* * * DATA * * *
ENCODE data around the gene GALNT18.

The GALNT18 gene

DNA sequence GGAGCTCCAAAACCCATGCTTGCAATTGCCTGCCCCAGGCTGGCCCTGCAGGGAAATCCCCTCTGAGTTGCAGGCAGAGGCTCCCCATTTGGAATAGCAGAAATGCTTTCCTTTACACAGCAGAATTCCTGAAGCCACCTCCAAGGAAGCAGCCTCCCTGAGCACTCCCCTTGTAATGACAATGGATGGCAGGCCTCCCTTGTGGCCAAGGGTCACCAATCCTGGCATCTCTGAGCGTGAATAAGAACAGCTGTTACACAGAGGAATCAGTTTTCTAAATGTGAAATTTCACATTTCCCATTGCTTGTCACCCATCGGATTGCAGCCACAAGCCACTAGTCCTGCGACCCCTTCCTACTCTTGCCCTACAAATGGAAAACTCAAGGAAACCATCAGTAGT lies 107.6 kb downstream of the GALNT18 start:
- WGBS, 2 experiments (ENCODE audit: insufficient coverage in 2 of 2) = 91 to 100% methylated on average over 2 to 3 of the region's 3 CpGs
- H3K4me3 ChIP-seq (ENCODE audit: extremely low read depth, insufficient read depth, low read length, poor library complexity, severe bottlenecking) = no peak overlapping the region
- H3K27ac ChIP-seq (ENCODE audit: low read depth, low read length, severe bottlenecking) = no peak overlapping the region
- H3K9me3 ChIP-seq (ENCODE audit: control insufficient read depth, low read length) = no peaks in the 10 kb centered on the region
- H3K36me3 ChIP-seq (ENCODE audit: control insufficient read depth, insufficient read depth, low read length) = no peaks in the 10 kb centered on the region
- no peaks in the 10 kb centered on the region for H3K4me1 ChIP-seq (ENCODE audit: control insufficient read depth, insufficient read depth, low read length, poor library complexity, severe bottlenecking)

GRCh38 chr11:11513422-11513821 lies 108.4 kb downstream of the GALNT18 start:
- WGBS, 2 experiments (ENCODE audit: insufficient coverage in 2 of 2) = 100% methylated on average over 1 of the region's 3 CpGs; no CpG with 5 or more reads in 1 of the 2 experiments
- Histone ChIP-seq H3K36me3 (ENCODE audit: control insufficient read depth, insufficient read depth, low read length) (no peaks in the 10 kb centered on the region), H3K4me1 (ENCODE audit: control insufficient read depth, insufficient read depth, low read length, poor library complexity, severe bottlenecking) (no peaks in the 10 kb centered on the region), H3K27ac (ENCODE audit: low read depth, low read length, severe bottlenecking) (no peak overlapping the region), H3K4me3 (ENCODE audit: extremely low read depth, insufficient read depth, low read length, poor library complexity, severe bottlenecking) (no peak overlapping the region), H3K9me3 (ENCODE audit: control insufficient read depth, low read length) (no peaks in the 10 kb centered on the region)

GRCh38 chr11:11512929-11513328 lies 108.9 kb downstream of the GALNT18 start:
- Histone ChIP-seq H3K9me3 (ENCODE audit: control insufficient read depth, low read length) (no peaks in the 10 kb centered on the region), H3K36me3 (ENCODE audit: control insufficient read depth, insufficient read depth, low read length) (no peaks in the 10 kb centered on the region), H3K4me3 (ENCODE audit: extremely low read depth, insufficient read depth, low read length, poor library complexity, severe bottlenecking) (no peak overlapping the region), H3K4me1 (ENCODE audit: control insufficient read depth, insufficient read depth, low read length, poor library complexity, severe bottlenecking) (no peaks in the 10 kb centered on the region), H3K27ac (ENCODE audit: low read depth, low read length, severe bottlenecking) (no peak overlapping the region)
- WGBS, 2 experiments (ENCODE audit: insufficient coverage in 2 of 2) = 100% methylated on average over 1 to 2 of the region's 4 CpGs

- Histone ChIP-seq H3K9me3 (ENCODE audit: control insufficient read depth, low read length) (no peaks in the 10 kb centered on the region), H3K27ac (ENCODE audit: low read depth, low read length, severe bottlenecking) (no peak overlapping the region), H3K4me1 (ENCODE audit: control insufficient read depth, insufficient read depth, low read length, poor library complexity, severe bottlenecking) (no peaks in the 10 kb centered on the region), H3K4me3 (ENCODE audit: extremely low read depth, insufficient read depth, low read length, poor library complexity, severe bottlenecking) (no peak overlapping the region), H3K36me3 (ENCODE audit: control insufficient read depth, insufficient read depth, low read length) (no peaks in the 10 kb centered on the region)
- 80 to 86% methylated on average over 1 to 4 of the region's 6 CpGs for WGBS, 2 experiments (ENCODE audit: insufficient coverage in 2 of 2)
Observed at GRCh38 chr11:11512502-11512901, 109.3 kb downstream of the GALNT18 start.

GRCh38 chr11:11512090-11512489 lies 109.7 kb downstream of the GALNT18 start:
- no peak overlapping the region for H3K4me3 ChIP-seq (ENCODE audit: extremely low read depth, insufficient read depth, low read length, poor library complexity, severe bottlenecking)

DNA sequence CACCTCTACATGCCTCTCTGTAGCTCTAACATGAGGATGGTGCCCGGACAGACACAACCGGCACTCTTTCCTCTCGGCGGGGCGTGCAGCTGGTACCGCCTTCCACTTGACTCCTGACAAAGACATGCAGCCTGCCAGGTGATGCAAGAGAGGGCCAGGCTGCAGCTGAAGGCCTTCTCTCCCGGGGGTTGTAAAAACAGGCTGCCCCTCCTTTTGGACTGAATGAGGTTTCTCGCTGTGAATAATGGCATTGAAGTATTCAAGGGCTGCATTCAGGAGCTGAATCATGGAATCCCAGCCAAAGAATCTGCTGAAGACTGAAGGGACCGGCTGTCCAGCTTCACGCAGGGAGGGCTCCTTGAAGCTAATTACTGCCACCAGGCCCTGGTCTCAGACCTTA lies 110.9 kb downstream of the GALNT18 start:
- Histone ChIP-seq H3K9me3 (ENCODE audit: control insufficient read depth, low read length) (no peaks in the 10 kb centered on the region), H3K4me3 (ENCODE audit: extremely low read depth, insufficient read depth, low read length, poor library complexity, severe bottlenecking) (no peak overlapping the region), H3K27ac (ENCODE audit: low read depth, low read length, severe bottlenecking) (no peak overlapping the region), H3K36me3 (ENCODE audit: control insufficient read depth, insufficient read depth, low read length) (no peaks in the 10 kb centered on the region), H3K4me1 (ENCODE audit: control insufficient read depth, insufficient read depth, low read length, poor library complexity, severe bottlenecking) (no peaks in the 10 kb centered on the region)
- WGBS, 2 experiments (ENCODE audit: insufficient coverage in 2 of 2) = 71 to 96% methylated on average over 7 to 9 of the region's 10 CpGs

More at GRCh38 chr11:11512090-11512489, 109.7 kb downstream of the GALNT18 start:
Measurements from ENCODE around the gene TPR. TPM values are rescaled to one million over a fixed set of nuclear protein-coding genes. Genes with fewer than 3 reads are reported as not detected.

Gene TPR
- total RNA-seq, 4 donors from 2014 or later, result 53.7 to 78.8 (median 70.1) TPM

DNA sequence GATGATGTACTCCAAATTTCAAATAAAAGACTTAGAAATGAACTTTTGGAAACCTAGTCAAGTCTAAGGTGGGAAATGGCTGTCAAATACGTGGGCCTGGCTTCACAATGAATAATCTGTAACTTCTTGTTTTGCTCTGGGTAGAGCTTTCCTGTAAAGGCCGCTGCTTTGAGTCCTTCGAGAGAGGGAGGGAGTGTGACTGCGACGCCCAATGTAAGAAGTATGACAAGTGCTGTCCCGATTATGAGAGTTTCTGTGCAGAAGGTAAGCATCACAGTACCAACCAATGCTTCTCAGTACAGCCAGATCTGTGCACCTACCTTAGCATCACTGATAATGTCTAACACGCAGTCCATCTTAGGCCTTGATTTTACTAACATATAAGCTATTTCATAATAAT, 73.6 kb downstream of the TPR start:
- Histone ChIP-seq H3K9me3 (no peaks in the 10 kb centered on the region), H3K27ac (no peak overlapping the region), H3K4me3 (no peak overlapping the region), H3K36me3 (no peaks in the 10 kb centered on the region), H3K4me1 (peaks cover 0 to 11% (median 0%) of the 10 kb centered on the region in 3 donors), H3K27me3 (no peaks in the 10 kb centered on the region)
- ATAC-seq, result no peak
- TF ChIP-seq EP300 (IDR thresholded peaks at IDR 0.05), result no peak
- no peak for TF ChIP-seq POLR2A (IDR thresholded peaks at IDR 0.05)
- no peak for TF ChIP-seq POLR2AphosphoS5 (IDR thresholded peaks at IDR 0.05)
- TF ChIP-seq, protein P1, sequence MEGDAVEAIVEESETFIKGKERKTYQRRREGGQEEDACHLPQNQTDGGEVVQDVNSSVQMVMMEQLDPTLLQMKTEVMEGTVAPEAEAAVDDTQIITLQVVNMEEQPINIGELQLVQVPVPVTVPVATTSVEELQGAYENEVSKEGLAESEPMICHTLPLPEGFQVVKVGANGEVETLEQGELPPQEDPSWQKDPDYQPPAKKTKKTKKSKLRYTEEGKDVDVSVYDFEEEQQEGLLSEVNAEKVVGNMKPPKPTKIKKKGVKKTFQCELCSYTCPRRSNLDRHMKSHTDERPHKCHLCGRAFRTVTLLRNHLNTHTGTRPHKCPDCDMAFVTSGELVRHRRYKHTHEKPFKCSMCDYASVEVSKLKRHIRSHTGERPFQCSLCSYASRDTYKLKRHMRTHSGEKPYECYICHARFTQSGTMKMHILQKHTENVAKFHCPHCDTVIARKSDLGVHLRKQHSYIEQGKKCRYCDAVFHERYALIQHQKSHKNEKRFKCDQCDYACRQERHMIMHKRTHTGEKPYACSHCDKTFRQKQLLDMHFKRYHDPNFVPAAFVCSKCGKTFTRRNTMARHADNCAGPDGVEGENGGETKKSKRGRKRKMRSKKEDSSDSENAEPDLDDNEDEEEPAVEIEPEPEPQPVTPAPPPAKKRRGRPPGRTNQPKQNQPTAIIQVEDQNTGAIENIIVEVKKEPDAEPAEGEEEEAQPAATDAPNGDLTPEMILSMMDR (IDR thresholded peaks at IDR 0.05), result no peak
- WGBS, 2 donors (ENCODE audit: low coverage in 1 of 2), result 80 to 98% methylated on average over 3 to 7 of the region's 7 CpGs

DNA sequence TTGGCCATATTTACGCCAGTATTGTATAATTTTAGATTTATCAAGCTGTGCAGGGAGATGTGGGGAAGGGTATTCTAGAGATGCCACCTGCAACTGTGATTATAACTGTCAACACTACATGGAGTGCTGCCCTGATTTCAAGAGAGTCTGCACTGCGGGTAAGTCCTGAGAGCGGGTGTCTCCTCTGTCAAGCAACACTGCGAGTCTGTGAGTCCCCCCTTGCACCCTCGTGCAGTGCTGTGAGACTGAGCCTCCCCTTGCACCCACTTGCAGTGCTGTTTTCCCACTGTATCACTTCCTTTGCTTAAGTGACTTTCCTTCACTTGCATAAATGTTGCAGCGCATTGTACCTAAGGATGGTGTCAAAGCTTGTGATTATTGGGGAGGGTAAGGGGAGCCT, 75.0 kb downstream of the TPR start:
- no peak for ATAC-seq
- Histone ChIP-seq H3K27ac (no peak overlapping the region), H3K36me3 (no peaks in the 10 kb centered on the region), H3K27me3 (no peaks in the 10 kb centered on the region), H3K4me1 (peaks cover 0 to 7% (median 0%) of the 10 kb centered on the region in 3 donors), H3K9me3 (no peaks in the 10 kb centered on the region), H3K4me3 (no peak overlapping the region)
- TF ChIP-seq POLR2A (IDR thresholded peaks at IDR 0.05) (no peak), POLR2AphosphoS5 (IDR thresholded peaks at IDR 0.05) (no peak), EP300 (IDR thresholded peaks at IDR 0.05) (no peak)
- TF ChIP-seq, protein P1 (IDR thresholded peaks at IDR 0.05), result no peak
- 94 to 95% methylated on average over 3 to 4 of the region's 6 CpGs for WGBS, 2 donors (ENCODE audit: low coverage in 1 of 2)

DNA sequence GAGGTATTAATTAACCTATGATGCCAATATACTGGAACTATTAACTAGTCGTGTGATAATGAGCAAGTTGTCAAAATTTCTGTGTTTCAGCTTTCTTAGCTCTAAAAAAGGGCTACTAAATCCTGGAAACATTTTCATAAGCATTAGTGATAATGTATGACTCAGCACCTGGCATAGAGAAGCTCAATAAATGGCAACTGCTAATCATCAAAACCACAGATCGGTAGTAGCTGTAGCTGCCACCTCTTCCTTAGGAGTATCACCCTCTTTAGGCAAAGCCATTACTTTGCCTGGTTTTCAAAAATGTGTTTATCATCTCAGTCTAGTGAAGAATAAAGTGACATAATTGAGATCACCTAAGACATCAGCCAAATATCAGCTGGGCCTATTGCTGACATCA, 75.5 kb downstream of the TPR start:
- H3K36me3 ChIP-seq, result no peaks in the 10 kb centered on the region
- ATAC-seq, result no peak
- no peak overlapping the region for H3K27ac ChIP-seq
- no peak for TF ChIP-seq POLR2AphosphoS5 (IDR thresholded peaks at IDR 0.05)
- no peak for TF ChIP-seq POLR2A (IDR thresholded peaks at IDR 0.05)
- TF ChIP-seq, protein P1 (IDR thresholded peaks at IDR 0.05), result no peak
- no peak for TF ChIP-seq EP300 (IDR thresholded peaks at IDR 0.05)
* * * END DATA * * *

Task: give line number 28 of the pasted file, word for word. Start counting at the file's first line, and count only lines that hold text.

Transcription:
DNA sequence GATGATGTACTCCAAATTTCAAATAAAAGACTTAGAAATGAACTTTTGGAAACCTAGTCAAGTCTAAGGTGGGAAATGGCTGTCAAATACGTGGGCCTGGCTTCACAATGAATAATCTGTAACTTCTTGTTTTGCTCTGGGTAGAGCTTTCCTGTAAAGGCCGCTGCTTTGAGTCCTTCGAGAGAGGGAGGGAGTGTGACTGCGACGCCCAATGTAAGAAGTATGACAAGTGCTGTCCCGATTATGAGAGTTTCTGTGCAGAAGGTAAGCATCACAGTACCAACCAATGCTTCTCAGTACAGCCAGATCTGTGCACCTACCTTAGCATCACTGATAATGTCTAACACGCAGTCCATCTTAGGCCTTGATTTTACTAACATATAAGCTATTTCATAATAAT, 73.6 kb downstream of the TPR start: